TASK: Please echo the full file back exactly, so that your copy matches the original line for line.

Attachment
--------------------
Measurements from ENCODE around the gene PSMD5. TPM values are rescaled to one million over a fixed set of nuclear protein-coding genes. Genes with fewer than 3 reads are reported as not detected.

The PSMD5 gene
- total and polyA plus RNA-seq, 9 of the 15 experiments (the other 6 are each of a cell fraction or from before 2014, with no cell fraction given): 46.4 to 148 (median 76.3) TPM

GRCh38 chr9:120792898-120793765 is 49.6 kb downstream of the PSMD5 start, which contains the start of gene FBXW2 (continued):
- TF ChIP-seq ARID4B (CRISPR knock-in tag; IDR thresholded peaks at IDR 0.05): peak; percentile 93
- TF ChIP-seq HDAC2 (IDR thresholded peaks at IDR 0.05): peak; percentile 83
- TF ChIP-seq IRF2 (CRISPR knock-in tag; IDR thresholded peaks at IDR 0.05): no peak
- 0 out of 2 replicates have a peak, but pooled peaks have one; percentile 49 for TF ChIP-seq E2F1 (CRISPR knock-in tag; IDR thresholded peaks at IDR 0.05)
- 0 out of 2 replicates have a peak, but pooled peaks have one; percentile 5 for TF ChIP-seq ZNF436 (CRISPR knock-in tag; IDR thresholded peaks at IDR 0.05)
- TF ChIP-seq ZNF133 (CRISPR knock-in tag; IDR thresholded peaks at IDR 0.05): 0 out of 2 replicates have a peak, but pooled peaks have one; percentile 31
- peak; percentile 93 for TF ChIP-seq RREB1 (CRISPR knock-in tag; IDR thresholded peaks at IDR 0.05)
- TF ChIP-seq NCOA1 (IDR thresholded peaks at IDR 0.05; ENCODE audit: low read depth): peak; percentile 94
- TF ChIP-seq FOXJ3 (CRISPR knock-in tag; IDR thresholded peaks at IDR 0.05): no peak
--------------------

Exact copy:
Measurements from ENCODE around the gene PSMD5. TPM values are rescaled to one million over a fixed set of nuclear protein-coding genes. Genes with fewer than 3 reads are reported as not detected.

The PSMD5 gene
- total and polyA plus RNA-seq, 9 of the 15 experiments (the other 6 are each of a cell fraction or from before 2014, with no cell fraction given): 46.4 to 148 (median 76.3) TPM

GRCh38 chr9:120792898-120793765 is 49.6 kb downstream of the PSMD5 start, which contains the start of gene FBXW2 (continued):
- TF ChIP-seq ARID4B (CRISPR knock-in tag; IDR thresholded peaks at IDR 0.05): peak; percentile 93
- TF ChIP-seq HDAC2 (IDR thresholded peaks at IDR 0.05): peak; percentile 83
- TF ChIP-seq IRF2 (CRISPR knock-in tag; IDR thresholded peaks at IDR 0.05): no peak
- 0 out of 2 replicates have a peak, but pooled peaks have one; percentile 49 for TF ChIP-seq E2F1 (CRISPR knock-in tag; IDR thresholded peaks at IDR 0.05)
- 0 out of 2 replicates have a peak, but pooled peaks have one; percentile 5 for TF ChIP-seq ZNF436 (CRISPR knock-in tag; IDR thresholded peaks at IDR 0.05)
- TF ChIP-seq ZNF133 (CRISPR knock-in tag; IDR thresholded peaks at IDR 0.05): 0 out of 2 replicates have a peak, but pooled peaks have one; percentile 31
- peak; percentile 93 for TF ChIP-seq RREB1 (CRISPR knock-in tag; IDR thresholded peaks at IDR 0.05)
- TF ChIP-seq NCOA1 (IDR thresholded peaks at IDR 0.05; ENCODE audit: low read depth): peak; percentile 94
- TF ChIP-seq FOXJ3 (CRISPR knock-in tag; IDR thresholded peaks at IDR 0.05): no peak